When nearby elders told her to clean up the mess, she basically told them to fuck off. A nearby enraged netizen then took pictures of her and posted it, without any masking, on a popular website which started a nationwide witchhunt.
Within days, her identity and her past were revealed. Request for information about her parents and relatives started popping up and people started to recognize her by the dog and the bag she was carrying as well as her watch, clearly visible in the original picture. All mentions of privacy invasion were shouted down with accusations of being related to the girl. The common excuse for their behavior was that the girl doesn't deserve privacy.
It was Don Park's [no longer available] post that led to the U.S. blogosphere discussing the case, with the uproar eventually making it to the Washington Post. I wrote about this process in the post Dog 'Poop' Girl Redux, soon after starting this blog, as well as several other posts looking at the reaction to the event within Korea. These posts lay out the discussion of the new term 'cyber terror' and the proposed solution to it - the resurrected idea of a real name system:

Internet Witchhunts and Conflict Resolution
Riding the wave of 'cyber terror' articles
'Real Names' in Korean Cyberspace
Portals and the Cyber Terror blame game

By September 2005, according to the Chosun Ilbo, "The Ministry of Information and Communication [had] decided to require large portal sites like Naver, Daum, Nate and Yahoo to confirm the real name of Internet users when they post messages on discussion forums and similar sites." It wasn't until July 2006 that anything was really done, however:
In a bid to prevent escalating online slander and privacy violations under cover of anonymity, the government and ruling Uri Party on Friday decided to require Internet users to use their real names when they post comments on some portals or media websites. The regulations will be submitted to the National Assembly for implementation next year. It would require Internet users to undergo an identity check before posting comments online, but they can then still use their sign-in name or alias to sign the message.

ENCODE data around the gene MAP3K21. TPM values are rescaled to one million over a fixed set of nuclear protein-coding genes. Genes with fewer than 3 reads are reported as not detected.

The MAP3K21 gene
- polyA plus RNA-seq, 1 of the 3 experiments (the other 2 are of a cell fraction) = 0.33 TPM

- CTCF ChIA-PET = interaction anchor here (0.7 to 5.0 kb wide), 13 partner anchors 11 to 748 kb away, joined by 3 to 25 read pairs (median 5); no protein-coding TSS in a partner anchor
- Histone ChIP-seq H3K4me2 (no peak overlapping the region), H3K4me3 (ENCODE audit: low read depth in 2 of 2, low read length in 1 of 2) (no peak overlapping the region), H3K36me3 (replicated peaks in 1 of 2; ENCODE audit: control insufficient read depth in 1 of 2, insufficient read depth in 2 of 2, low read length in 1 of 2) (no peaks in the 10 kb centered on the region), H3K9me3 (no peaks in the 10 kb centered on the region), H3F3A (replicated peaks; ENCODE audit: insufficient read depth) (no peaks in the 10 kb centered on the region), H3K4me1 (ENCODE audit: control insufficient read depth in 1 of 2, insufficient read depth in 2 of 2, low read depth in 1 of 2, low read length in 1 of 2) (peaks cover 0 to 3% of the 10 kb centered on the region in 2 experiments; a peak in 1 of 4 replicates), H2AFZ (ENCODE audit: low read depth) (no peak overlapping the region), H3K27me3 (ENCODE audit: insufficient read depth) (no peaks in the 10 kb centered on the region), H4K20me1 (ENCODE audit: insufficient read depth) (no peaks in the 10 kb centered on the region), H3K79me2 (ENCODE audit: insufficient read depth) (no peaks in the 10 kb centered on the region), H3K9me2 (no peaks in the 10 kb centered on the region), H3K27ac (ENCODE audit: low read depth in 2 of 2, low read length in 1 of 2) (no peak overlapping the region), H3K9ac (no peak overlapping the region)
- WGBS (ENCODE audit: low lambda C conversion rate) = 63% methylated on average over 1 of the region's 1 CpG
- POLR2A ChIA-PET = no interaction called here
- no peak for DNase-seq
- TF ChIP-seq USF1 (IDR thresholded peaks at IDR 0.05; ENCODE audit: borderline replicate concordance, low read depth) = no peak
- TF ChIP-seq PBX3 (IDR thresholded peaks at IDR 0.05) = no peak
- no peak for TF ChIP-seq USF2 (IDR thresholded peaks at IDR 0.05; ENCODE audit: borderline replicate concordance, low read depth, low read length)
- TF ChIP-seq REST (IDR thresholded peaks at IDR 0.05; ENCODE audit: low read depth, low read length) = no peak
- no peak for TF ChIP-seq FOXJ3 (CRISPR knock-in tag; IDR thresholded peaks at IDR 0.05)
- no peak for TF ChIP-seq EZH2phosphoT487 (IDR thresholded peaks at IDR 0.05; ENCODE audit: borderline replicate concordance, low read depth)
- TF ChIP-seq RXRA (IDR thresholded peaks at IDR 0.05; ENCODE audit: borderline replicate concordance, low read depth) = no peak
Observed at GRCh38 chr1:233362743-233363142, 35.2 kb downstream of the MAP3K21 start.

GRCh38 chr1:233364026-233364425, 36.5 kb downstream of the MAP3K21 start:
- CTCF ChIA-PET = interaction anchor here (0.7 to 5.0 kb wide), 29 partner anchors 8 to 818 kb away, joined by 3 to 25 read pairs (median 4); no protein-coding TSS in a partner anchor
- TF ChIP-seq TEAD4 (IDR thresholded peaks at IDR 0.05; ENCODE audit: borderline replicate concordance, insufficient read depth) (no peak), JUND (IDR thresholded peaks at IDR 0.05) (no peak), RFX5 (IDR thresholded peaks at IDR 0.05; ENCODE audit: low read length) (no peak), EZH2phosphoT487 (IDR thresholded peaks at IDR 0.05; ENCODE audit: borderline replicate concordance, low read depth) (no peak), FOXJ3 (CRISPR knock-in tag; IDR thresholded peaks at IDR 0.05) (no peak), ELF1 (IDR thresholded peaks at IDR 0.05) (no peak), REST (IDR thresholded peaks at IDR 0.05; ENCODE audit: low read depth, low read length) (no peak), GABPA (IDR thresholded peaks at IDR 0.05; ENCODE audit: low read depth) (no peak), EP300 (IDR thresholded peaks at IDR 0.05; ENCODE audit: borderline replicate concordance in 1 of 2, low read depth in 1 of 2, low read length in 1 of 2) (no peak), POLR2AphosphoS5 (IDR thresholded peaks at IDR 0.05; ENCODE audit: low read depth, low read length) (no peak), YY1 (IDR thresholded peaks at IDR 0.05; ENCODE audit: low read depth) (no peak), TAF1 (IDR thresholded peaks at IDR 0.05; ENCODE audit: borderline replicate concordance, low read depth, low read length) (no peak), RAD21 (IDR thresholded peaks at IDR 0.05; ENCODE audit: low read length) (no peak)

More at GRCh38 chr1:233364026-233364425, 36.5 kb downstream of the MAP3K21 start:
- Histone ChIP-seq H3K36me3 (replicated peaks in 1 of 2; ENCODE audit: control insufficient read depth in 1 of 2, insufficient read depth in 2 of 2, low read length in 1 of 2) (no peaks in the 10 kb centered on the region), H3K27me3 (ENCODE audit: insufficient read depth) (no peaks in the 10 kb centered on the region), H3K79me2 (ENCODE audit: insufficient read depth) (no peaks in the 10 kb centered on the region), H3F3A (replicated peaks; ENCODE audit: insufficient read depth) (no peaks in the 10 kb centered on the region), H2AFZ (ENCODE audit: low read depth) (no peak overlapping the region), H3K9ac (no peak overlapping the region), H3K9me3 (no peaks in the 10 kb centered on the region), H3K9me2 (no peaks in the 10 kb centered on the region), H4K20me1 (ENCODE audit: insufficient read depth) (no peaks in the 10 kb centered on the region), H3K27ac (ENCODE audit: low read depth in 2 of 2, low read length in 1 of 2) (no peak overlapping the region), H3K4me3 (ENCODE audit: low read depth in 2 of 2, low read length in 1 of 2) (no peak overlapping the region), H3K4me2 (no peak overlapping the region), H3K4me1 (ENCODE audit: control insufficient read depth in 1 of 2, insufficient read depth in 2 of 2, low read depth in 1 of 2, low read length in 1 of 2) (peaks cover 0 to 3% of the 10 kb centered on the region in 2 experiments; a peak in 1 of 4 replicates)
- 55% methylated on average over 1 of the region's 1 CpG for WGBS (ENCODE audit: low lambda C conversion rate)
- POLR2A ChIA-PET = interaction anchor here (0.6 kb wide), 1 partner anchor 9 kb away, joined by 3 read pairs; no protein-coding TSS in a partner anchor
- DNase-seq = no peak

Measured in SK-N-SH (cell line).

As this article tells us, the MIC began testing the system on Naver and Daum on July 1, 2007, but the portals saw nothing but nastiness directed at the Korean missionaries taken hostage in Afghanistan; the MIC said it would just take a little time to iron out and ignored this (and didn't seem too concerned about possible identity theft), fully implementing the system on July 30, 2007.

[T]he MIC expanded the real-name formula to other frequently visited Web sites on Monday in addition to Naver and Daum. As a result, those who log onto Web sites of 1,150 public agencies are required to present their identification information before writing any article.

The system also applies to 21 Internet portals where more than 300,000 visit everyday and 14 online media sites of which daily visitors are upside of 200,000. [...] The relevant law stipulates that the MIC can oblige the application of the real-name system to smaller Web sites where more than 100,000 travel per day.
This application of the system to 100,000-visitor-a-day websites is what begins April 1, and is what Youtube has been caught up in.